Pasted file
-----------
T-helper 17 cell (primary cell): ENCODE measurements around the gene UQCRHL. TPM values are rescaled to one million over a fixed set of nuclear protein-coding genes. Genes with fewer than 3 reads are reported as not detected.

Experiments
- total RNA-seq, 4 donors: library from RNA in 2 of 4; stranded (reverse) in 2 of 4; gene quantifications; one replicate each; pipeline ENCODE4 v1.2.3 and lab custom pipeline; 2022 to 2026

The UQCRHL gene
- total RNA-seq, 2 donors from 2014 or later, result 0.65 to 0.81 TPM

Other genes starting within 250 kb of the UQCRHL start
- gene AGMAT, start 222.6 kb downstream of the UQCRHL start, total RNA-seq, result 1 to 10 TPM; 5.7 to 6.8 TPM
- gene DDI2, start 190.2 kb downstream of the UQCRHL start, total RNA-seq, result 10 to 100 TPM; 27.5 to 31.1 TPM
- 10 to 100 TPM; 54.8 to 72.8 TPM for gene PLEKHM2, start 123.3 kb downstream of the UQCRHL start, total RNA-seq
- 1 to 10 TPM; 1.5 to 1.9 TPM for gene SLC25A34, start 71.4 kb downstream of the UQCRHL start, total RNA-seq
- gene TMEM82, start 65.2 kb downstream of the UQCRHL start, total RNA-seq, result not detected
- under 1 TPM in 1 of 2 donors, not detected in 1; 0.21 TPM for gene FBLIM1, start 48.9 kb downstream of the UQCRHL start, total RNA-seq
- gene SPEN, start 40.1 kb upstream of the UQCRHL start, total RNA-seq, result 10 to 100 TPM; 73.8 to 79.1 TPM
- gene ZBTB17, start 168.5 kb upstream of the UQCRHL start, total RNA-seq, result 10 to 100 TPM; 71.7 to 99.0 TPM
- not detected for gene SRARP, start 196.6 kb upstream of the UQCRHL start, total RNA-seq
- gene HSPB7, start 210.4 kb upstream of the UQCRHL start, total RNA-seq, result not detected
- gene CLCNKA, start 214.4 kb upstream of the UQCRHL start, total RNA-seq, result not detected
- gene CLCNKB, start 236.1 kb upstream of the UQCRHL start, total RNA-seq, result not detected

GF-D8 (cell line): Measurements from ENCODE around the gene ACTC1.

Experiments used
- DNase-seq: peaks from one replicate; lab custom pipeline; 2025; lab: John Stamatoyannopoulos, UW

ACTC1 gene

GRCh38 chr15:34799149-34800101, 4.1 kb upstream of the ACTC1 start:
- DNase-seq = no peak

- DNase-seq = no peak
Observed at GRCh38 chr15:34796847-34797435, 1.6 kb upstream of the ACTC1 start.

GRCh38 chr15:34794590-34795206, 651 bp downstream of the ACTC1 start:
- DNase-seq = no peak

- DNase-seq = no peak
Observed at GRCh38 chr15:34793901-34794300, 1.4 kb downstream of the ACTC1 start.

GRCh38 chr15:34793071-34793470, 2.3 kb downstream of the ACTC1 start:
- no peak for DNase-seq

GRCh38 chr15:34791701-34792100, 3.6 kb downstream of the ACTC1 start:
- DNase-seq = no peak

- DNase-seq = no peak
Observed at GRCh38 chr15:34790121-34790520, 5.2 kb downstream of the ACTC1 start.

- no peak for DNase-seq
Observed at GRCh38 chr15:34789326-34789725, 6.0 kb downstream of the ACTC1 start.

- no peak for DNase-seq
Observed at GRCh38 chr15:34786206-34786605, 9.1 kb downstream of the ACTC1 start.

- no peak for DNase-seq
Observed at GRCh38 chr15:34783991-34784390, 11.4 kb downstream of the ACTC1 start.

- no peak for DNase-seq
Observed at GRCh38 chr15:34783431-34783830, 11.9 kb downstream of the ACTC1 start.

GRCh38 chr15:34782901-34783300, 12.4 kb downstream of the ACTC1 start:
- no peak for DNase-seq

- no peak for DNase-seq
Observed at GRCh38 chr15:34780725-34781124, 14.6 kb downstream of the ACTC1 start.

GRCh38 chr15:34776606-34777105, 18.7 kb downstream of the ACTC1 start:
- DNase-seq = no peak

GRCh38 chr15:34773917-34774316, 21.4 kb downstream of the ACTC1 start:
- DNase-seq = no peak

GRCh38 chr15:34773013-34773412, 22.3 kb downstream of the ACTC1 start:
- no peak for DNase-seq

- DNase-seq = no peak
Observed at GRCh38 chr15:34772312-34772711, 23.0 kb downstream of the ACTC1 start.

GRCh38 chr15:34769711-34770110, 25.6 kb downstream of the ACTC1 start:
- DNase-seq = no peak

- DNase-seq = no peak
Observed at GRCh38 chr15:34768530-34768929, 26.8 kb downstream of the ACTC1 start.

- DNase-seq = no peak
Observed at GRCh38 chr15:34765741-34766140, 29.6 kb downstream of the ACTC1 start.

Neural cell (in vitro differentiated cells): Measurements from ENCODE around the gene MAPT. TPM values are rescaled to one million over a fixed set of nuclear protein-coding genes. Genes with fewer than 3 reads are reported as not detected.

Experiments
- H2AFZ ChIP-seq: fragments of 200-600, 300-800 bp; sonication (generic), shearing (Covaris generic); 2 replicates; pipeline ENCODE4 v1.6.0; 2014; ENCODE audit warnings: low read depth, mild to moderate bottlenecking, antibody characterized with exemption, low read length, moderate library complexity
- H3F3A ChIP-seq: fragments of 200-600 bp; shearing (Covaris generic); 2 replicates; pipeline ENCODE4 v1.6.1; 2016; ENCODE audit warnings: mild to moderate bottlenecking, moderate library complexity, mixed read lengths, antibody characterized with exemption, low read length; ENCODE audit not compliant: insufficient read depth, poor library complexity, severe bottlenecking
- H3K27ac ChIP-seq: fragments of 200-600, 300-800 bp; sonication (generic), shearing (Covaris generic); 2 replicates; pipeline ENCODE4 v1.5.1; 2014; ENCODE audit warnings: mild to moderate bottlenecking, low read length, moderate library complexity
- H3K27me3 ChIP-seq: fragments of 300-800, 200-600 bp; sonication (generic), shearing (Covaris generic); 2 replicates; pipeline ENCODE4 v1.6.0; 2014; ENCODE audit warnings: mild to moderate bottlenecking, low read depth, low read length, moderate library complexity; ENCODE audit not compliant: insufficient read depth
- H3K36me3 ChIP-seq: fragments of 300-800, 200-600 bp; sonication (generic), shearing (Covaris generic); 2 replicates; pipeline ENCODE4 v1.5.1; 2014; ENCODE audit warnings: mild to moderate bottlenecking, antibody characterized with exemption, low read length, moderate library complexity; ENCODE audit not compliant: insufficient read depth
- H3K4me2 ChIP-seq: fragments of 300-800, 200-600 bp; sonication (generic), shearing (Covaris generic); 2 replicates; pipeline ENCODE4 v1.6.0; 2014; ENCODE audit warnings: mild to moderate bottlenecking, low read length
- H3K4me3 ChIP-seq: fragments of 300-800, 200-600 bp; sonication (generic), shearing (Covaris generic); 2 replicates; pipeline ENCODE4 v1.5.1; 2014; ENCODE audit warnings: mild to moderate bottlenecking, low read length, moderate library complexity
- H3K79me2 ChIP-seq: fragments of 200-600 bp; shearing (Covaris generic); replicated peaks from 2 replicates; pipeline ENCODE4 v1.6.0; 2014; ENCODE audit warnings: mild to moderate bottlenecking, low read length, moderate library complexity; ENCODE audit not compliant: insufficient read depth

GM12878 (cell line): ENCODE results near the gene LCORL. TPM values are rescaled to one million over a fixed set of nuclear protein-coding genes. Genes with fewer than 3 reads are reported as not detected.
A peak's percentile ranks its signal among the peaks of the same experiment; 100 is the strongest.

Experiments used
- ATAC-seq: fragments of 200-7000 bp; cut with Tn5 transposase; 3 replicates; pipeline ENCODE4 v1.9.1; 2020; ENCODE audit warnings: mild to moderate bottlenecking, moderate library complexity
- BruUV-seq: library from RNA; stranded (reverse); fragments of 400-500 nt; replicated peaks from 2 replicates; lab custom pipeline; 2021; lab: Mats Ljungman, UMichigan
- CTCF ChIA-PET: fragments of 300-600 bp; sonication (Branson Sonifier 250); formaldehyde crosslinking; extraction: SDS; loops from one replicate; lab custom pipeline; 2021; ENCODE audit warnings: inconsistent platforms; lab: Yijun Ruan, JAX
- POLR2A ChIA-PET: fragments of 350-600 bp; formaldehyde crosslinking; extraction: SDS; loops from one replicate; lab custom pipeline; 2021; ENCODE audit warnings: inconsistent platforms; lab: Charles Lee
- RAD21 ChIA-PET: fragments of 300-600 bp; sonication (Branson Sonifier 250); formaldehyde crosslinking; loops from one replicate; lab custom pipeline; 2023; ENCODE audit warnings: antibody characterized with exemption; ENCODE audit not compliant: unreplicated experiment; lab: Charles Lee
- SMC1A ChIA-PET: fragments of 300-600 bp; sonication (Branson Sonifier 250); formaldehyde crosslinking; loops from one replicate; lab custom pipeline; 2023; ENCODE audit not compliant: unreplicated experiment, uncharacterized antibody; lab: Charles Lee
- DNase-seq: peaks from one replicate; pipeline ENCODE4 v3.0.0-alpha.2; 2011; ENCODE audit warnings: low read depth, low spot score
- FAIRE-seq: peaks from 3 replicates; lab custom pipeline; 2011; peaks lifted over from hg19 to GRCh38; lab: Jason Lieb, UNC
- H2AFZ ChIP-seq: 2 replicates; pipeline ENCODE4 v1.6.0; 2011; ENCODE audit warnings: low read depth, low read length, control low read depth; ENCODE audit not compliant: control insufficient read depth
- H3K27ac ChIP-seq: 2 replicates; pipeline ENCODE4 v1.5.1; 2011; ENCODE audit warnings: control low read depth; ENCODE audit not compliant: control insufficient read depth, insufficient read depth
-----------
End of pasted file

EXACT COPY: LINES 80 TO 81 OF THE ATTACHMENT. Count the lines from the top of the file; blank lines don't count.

- RAD21 ChIA-PET: fragments of 300-600 bp; sonication (Branson Sonifier 250); formaldehyde crosslinking; loops from one replicate; lab custom pipeline; 2023; ENCODE audit warnings: antibody characterized with exemption; ENCODE audit not compliant: unreplicated experiment; lab: Charles Lee
- SMC1A ChIA-PET: fragments of 300-600 bp; sonication (Branson Sonifier 250); formaldehyde crosslinking; loops from one replicate; lab custom pipeline; 2023; ENCODE audit not compliant: unreplicated experiment, uncharacterized antibody; lab: Charles Lee